Prudence dictates that a completed form 95 be submitted with necessary attachments in support of the claim. All such attachments and the claim forms should be sent by certified or registered mail, return receipt requested, to the head of the agency involved, generally located in Washington D.C., and to the agency’s general counsel, together with copies to the local agency head and any local counsel identified. These documents must be received by the indicated agency representative within the two year period and not simply mailed within the two year period as the FTCA requires that the written claim be “presented”. An ante-litem claim to be valid must be in writing. A telephone call or an oral presentation to a local agency office will not suffice under the Act to toll the Statute of Limitation nor will it suffice to “present” a claim.

The regulations define who may file an administrative claim. 28 CFR § 14.3(b). A claim may be presented by the executor or administrator of a decedent’s estate or any person legally entitled to assert such a claim in accordance with applicable state law. As an example, in some states, wrongful death actions may only be brought by the surviving spouse or on behalf of minor children. In such situations, an administrative claim form filed by an executor or administrator of an estate may be considered void unless it could be shown that the personal representative received authorization to file on behalf of the individuals entitled under state law to recover.

The fact that the United States is aware of a potential claim because of a related action or has actual notice of a claim, does not vitiate the administrative claim requirement. However, some courts have demonstrated a willingness to avoid strict compliance with the administrative claim requirement where the rights of unprotected children are involved. See generally, Locke v. United States , 351 F. Supp. 185 (D. Hawaii 1972). Some suits have been dismissed where the Plaintiff was not the executor or administrator of the estate at the time the claim was filed but had qualified by the time the action was commenced. Pringle v. United States , 419 F. Supp. 289 (D. S.C. 1976). It is imperative that counsel also understand that separate claims, i.e, separate form 95’s must be filed for each claimant. Thus, in a wrongful death context, under Georgia law, if the estate has a claim for conscious pain and suffering of the deceased and for medical bills, that claim must be submitted separate and apart from the wrongful death claim of the surviving spouse or children.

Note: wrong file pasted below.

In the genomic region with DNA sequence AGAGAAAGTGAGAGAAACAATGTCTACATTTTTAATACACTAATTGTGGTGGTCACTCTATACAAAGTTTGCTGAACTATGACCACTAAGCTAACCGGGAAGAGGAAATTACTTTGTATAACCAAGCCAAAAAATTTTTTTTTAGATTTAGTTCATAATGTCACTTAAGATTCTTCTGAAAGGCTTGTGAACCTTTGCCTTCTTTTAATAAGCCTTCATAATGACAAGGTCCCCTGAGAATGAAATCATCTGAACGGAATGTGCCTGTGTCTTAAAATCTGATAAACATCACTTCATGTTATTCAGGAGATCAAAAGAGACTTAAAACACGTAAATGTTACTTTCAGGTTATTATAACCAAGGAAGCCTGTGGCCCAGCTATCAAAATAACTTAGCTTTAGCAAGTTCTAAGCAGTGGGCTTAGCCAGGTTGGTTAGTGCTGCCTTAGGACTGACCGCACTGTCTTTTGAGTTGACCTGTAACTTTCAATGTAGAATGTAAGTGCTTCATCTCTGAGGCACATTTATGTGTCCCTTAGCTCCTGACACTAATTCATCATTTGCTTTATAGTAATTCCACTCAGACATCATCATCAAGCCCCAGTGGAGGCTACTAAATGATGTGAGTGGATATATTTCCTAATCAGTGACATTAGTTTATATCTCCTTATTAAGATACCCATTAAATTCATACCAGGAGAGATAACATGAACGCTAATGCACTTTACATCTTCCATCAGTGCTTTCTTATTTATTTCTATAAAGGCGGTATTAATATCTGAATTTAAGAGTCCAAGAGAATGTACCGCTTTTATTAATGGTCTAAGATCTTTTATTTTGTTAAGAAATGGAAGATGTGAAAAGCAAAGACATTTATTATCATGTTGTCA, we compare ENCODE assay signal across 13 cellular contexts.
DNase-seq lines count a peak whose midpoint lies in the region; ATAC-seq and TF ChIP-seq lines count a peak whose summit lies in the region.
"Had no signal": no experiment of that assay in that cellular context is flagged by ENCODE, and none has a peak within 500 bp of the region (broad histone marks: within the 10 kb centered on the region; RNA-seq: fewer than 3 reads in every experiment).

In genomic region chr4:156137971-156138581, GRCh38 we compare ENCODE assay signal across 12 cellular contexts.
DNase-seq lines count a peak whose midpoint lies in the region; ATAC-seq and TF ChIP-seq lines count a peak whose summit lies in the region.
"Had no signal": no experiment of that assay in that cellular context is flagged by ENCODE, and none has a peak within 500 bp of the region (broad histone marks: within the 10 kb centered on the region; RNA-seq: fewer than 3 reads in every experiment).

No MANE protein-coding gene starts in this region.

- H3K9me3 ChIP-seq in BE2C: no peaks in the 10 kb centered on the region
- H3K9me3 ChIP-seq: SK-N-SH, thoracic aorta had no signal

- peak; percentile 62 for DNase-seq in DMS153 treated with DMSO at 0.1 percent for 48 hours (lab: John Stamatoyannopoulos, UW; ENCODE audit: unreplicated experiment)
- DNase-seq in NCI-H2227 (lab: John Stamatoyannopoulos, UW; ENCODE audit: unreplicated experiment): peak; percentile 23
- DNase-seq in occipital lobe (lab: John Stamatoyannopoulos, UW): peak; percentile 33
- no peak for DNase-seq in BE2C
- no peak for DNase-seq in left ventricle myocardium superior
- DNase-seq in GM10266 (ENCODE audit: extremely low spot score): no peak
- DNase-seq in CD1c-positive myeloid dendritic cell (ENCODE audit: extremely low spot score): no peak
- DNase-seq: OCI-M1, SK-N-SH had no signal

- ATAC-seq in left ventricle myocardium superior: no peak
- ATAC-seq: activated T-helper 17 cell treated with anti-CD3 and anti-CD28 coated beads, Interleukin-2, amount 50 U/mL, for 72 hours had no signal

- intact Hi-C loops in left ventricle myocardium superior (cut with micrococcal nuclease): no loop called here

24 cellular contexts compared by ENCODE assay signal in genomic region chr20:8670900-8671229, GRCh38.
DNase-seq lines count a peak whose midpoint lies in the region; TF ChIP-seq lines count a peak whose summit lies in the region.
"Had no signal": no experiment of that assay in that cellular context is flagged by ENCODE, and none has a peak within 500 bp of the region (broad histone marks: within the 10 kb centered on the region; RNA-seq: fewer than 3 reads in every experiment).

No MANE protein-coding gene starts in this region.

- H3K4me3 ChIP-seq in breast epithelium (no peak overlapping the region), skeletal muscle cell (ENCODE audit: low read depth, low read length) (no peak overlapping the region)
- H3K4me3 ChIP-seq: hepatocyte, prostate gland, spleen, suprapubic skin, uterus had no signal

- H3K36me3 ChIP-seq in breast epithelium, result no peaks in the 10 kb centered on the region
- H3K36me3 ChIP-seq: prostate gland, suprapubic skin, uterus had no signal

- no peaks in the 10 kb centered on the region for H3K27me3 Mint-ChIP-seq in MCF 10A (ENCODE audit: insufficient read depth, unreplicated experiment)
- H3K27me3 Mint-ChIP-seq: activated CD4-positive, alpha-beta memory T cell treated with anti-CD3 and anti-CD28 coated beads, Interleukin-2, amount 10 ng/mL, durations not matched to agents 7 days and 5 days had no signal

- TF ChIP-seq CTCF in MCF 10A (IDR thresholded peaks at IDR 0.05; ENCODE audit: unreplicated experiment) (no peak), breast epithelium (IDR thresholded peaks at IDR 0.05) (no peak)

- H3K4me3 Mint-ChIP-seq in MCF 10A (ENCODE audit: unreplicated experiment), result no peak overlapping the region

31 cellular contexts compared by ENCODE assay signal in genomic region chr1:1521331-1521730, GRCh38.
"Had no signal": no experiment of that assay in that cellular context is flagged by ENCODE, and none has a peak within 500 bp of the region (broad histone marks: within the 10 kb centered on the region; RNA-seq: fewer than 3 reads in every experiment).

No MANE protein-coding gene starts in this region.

A form 95 should be signed by the claimant or signed by claimant’s counsel with evidence of the written authority to do so attached, i.e., a copy of the employment contract or power of attorney. If an executor of an estate files a claim, copies of the appointment as executor should be attached so that the agency has evidence of the claimant’s legal authority to present the claim. While some courts have not favored the view that a “legal representative” must provide evidence of authority to represent the claimant, the Department of Justice regulations, 28 CFR part 14, presently require that a person acting in a representative capacity must submit with the claim evidence of his or her authority to act on behalf of the claimant. While these regulations are undeniably valid as instructions to agencies regarding disposition of administrative claims, some courts have tended not to apply the regulations to litigation. At least one court has held that a claimant’s failure to obtain authority required under state law does not bar an FTCA suit, however, the practitioner would be well advised to furnish evidence of authority to present the claim as a part of the claimant’s initial claim package to the agency. See generally , Free v. United States , 885 F.2d 840 (11th Cir. 1989).

While it is possible to comply with the administrative requirements for completing a form 95 through providing only minimally required information, the practitioner would be well advised to provide the agency involved with all pertinent materials in his or her position which support the claim. A form 95 claims form should be as complete as possible and typically submitted as part of a settlement brochure to the agency. While there are certain jurisdictional pre-requisites which are required to be included as a part of the claim, the prudent practitioner should include materials over and above that absolutely required to satisfy jurisdictional requirements. This is because many agencies will settle claims without the necessity of suit if liability and damages are satisfactorily established. Of course, the more complicated the issues of liability and damages, the less likely it is that a particular agency may understand or appreciate all the legal and factual issues involved (e.g., a complicated medical malpractice case). Nonetheless, attorneys genuinely interested in pre-trial settlement will always include with required claim forms all appropriate materials which will present the agency with a fair opportunity to settle the claim without the necessity of litigation.